CHMP Recommends Opdivo Be Approved in EU to Treat Head and Neck Squamous Cell Cancer

CHMP Recommends Opdivo Be Approved in EU to Treat Head and Neck Squamous Cell Cancer

The Committee for Medicinal Products for Human Use (CHMP), part of the European Medicines Agency, has issued a positive opinion that recommends Opdivo (nivolumab) be approved to treat people with squamous cell cancer of the head and neck (SCCHN) whose disease has progressed on or following platinum-based chemotherapy.

The recommendation will now be reviewed by the European Commission (EC), which has the authority to approve new medicines for the European Union (EU). If its decision is favorable, this newest will be the seventh indication for which Opdivo is approved in the EU.

“Nearly half of all patients with squamous cell cancer of the head and neck relapse within two years of treatment and limited advancements have been made in the last 10 years, underscoring the critical need for new treatment options for patients affected by this devastating illness,” Emmanuel Blin, senior vice president and chief strategy officer, Bristol-Myers Squibb, said in a press release. “We … look forward to working with the EC as they review this treatment as a potential option for patients in the EU.”

CHMP’s positive opinion was based on data from the CheckMate -141, a Phase 3 (NCT02105636) global, open-label, and randomized study to evaluate the safety and efficacy of Opdivo in patients with relapsed or metastatic SCCHN, who progressed following platinum-based chemotherapy.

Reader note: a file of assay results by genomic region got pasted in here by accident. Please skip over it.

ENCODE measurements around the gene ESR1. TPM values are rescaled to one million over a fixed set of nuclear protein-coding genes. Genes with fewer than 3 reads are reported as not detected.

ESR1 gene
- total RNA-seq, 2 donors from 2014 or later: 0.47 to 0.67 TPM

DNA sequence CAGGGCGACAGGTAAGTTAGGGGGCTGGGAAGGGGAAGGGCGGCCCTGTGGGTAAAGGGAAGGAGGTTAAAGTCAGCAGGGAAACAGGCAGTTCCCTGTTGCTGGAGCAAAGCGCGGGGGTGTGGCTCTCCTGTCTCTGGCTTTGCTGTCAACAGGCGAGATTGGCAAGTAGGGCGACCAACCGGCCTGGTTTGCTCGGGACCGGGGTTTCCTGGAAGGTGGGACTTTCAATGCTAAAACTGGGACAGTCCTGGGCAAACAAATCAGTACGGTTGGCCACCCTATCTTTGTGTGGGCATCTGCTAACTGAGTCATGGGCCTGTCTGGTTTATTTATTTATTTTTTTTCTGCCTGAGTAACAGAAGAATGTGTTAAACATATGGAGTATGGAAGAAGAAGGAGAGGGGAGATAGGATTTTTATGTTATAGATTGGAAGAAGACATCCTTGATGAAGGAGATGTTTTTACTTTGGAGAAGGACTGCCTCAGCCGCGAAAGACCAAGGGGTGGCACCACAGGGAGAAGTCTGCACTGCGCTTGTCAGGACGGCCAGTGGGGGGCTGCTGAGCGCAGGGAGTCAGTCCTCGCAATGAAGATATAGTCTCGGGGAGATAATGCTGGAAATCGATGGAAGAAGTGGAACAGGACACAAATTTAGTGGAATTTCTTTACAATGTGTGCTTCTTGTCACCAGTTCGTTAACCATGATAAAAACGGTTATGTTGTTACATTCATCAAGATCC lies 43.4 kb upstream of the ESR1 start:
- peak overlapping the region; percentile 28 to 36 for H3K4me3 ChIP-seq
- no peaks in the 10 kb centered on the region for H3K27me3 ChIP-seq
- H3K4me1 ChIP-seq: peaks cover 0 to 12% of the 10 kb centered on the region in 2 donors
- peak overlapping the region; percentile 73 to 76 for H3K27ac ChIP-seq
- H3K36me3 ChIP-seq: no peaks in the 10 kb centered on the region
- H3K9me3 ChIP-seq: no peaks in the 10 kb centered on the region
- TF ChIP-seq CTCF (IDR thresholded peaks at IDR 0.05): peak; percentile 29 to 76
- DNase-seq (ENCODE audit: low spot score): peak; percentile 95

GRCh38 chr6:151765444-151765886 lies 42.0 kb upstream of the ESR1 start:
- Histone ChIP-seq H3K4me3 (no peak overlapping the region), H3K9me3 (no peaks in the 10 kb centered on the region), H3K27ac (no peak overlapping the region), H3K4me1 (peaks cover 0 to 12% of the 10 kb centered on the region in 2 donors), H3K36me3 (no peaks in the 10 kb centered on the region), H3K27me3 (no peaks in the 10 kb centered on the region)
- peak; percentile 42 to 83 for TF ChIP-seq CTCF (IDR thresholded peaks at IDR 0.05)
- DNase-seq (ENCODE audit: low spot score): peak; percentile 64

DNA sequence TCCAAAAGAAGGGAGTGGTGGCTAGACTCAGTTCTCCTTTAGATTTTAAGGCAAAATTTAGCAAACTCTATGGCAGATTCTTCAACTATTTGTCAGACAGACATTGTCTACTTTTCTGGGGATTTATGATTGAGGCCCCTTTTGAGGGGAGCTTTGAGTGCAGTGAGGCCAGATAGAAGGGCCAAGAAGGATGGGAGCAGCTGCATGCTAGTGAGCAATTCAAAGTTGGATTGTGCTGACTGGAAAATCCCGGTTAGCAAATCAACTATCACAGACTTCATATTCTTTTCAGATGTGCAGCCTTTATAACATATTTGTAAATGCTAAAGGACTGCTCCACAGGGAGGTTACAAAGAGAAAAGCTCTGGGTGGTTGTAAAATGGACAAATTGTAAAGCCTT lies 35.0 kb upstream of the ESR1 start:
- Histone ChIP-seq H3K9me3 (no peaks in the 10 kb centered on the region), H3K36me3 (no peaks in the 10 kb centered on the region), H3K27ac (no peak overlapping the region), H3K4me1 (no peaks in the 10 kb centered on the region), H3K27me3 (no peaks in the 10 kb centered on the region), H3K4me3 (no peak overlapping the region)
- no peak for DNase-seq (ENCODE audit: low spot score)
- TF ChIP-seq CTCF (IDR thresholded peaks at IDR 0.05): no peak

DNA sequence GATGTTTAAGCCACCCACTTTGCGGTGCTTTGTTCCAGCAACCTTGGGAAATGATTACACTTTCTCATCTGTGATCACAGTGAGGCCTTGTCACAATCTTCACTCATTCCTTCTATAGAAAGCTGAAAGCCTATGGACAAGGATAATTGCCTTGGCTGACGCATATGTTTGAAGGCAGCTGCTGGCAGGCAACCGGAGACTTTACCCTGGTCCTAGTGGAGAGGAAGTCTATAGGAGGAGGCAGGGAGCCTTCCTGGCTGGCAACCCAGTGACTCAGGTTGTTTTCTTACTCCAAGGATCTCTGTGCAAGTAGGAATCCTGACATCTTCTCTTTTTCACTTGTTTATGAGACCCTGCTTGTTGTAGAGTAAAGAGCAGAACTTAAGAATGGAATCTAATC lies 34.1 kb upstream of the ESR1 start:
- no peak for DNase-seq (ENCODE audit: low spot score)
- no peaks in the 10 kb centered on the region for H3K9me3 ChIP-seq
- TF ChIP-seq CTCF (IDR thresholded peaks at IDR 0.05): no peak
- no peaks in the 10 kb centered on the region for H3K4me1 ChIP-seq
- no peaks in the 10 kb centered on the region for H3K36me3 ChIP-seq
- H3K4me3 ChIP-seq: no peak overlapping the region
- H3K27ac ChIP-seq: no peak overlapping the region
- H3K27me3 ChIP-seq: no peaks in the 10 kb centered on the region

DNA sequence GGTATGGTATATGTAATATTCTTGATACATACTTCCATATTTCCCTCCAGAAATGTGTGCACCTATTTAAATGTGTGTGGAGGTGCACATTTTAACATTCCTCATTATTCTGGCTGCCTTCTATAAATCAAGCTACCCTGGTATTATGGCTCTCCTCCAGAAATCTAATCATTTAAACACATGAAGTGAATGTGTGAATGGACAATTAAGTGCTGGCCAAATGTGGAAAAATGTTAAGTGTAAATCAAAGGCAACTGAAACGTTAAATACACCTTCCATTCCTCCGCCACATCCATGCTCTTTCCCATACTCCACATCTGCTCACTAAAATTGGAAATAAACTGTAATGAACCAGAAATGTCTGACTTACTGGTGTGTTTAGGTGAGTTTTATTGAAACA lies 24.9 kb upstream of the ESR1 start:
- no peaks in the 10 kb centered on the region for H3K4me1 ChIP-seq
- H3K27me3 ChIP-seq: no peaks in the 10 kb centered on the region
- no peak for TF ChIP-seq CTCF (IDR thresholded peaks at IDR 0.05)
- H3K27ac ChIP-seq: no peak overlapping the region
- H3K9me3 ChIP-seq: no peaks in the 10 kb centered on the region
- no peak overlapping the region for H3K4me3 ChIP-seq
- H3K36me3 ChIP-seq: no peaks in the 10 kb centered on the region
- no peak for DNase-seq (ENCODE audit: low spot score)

The trial enrolled 361 patients, who were randomized to receive either Opdivo (240 patients) or investigator’s choice chemotherapy. Chemotherapy treatments included Erbitux (cetuximab), methotrexate, or docetaxel.

Data presented in October at the European Society for Medical Oncology (ESMO) Congress showed that the trial had met its primary endpoint, with Opdivo nearly doubling patients’ one-year overall survival, from 17% in the chemotherapy group to 36% in the Opdivo group.

Median overall survival was also statistically significant and clinically meaningful, with patients in the Opdivo arm living a median of 7.5 months, compared to 5.1 months in the chemotherapy arm. The benefit, however, was particularly higher in HPV-positive cancers (9.1 months vs. 4.4 months).

Results also demonstrated that while patients on the chemotherapy group reported a deterioration in their physical, social, and emotional status, the condition of Opdivo-treated patients remained stable.

Opdivo’s safety profile was consistent with that previously seen in clinical trials for other tumor types.

The U.S. Food and Drug Administration approved Opdivo for SCCHN patients whose disease progressed during or following platinum-based chemotherapy in November 2016 based on these findings.

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